While the recent hack of Sony was prominent news because of the celebrity ties and potential geo-political implications, other prominent cyber-attacks over the last few months are enough to give any company pause. The January 2015 hacks of Swiss bank BCGE and American health insurer Anthem show us, once again, that any company could be next.
There is always the risk that an inside job could lead to the unauthorized disclosure of private, proprietary, and/or highly confidential information, including personal health information—any of which may result in lost business, reputational harm, regulatory actions, and/or civil lawsuits, such as the class action lawsuit filed in January 2015 against Sony Pictures by former employees alleging violations of the California Confidentiality in Medical Information Act.
Sony succeeded in getting a good portion of its hacked material (e.g., movie scripts) removed from various websites—but this was primarily because the hacked material is protected under U.S. copyright laws, and thus was promptly removed by the websites pursuant to the take-down provisions of the Digital Millennium Copyright Act (DMCA). What other laws might be of use to a company following a data security breach, especially when the information does not fall under the DMCA? Consider the following federal statutes:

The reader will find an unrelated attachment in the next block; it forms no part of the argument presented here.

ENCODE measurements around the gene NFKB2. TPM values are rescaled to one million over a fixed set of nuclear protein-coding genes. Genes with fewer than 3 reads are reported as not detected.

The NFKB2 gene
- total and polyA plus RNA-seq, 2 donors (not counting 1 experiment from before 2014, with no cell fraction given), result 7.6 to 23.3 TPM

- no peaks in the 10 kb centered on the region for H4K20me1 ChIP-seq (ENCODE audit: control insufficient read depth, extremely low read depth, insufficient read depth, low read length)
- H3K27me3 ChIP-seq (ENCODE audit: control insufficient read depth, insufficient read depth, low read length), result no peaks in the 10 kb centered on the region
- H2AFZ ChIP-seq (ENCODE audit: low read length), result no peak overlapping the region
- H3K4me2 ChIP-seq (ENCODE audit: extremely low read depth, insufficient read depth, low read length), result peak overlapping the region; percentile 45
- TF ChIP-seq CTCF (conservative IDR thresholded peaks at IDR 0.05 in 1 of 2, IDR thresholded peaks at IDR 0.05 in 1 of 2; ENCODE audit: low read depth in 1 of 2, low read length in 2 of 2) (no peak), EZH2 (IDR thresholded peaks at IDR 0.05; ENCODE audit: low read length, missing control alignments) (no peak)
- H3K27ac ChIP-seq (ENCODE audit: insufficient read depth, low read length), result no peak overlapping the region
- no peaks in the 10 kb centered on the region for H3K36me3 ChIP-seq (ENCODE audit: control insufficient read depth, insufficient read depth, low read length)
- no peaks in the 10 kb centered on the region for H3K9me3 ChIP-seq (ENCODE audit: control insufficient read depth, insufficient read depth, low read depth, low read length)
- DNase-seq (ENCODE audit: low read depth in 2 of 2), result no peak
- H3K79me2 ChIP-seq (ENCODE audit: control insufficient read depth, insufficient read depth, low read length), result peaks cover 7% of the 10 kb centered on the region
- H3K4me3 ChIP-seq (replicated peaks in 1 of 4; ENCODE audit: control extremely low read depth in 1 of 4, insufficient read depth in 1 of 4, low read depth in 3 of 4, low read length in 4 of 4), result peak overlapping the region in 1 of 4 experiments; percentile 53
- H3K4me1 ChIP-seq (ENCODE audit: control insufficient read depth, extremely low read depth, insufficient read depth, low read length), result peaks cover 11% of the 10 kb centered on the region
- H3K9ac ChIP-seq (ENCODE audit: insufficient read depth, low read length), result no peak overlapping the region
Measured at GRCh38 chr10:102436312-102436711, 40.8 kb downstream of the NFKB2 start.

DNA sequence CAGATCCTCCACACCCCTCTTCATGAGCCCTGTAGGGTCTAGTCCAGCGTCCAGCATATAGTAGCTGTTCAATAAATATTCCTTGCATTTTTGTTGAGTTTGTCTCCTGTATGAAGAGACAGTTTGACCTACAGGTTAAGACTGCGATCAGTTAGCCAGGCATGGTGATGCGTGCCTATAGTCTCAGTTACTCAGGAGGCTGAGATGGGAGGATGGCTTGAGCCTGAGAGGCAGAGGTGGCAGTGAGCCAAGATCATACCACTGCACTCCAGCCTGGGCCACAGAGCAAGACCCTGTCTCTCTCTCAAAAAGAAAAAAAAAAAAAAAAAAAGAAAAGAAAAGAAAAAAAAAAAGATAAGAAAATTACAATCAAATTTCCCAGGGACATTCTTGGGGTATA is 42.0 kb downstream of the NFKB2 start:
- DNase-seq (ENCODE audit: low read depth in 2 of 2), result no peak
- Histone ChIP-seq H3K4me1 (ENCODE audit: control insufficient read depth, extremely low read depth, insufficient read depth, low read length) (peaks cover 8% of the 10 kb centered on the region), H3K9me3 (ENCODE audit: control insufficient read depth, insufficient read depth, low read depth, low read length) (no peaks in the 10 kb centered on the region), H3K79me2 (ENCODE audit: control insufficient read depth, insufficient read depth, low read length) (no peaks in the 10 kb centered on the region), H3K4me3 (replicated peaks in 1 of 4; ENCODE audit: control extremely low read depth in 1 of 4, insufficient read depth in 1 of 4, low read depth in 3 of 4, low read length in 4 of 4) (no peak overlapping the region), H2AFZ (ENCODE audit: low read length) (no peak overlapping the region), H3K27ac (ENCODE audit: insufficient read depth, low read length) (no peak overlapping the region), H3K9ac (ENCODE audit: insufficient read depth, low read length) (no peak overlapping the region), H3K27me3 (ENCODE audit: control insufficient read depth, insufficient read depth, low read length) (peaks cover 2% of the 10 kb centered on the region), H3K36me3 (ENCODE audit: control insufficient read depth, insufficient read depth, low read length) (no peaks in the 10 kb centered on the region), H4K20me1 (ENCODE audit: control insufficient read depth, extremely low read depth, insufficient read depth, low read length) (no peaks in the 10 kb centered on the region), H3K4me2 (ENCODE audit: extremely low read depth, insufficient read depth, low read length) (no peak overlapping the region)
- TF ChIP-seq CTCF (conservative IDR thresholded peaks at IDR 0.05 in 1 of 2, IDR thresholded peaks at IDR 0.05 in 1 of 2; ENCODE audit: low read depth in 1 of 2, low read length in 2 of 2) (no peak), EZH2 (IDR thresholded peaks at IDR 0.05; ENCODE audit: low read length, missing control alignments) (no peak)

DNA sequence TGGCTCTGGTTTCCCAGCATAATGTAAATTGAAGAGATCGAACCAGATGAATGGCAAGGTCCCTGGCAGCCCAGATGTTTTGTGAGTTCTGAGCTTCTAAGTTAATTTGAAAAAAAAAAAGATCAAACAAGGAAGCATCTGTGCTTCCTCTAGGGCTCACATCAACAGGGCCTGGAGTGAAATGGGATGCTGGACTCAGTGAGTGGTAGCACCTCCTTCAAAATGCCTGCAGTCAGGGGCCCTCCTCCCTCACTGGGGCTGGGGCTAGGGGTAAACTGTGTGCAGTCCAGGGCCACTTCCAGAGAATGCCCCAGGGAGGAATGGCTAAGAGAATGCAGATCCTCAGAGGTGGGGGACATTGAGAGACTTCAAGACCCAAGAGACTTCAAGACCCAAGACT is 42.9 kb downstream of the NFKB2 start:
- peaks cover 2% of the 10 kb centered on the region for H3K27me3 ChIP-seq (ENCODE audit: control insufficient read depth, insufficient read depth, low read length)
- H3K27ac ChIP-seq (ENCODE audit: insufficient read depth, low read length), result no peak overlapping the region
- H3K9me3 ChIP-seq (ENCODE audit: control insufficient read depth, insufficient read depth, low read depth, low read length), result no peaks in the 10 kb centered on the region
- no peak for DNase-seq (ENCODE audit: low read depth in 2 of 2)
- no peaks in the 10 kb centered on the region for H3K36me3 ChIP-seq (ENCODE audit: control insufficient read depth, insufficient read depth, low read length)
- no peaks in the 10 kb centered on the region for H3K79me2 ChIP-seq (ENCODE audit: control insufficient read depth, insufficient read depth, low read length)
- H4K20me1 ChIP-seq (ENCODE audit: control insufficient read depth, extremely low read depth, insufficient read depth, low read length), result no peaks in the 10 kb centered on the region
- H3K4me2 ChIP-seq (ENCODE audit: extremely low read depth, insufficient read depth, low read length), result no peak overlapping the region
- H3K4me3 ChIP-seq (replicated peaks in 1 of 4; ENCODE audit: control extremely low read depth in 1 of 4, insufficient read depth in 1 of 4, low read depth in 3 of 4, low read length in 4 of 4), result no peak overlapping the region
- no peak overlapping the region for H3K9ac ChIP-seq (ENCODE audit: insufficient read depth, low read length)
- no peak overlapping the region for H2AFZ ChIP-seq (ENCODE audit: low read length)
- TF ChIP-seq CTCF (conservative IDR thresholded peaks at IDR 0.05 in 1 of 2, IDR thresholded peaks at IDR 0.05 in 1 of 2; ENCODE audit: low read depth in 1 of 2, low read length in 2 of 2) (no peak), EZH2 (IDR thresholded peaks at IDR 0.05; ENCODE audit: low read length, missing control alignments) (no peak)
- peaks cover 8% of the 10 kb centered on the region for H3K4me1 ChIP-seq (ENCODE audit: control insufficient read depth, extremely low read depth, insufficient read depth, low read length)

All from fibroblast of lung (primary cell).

- Computer Fraud and Abuse Act (CFAA): The CFAA broadly prohibits unauthorized systems access, including by employees that exceed their authorized access. It provides for civil and criminal liability; however, a civil action requires a showing that the violation caused "loss" (as defined in the CFAA) aggregating at least $5,000 in value.
- Electronic Communications Privacy Act (ECPA): The ECPA provides for civil and criminal liability for unauthorized systems access, including any electronic communications (e.g., emails) disseminated after such access, and allows for compensatory, statutory, and punitive damages, and reasonable attorneys’ fees and costs.
- Stored Communications Act (SCA) of the ECPA: Under the SCA, it is a crime to intentionally access emails or other electronically stored communications without authorization, or to intentionally exceed authorized access to such communications. In a civil action, the SCA provides for compensatory, statutory, and punitive damages, and reasonable attorney’s fee and costs.
In addition, state computer crime and state trade secret statutes could afford protection and relief to companies that experience a data security breach. However, in an increasingly interconnected world, it is possible that the laws of more than one state would be applicable in a particular instance.
One fact remains true: being proactive before any data security breach is the best protection for limiting repercussions following a data security breach. This includes the implementation of a comprehensive written information security plan that outlines the necessary steps and contacts for recovering and limiting the spread of accessed information, and pursuing hackers, as well as frequently testing the plan for opportunities to improve its effectiveness.